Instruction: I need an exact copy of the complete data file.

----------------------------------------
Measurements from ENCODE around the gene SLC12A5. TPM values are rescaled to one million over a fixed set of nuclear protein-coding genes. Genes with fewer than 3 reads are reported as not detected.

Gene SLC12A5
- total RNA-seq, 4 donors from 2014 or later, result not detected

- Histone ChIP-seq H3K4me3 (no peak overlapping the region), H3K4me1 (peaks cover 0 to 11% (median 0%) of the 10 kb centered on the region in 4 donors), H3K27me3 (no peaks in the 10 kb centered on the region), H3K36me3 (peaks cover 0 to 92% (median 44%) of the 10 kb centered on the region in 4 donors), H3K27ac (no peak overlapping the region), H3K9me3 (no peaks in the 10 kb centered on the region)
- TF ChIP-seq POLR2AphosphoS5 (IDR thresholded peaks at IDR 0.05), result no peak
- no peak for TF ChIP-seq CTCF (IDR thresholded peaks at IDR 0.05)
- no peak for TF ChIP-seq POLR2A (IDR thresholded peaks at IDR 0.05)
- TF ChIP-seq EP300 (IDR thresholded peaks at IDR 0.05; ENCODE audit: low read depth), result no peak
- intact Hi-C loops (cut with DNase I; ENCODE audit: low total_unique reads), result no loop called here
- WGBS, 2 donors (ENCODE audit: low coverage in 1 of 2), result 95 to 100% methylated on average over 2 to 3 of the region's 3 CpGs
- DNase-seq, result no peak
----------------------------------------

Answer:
Measurements from ENCODE around the gene SLC12A5. TPM values are rescaled to one million over a fixed set of nuclear protein-coding genes. Genes with fewer than 3 reads are reported as not detected.

Gene SLC12A5
- total RNA-seq, 4 donors from 2014 or later, result not detected

- Histone ChIP-seq H3K4me3 (no peak overlapping the region), H3K4me1 (peaks cover 0 to 11% (median 0%) of the 10 kb centered on the region in 4 donors), H3K27me3 (no peaks in the 10 kb centered on the region), H3K36me3 (peaks cover 0 to 92% (median 44%) of the 10 kb centered on the region in 4 donors), H3K27ac (no peak overlapping the region), H3K9me3 (no peaks in the 10 kb centered on the region)
- TF ChIP-seq POLR2AphosphoS5 (IDR thresholded peaks at IDR 0.05), result no peak
- no peak for TF ChIP-seq CTCF (IDR thresholded peaks at IDR 0.05)
- no peak for TF ChIP-seq POLR2A (IDR thresholded peaks at IDR 0.05)
- TF ChIP-seq EP300 (IDR thresholded peaks at IDR 0.05; ENCODE audit: low read depth), result no peak
- intact Hi-C loops (cut with DNase I; ENCODE audit: low total_unique reads), result no loop called here
- WGBS, 2 donors (ENCODE audit: low coverage in 1 of 2), result 95 to 100% methylated on average over 2 to 3 of the region's 3 CpGs
- DNase-seq, result no peak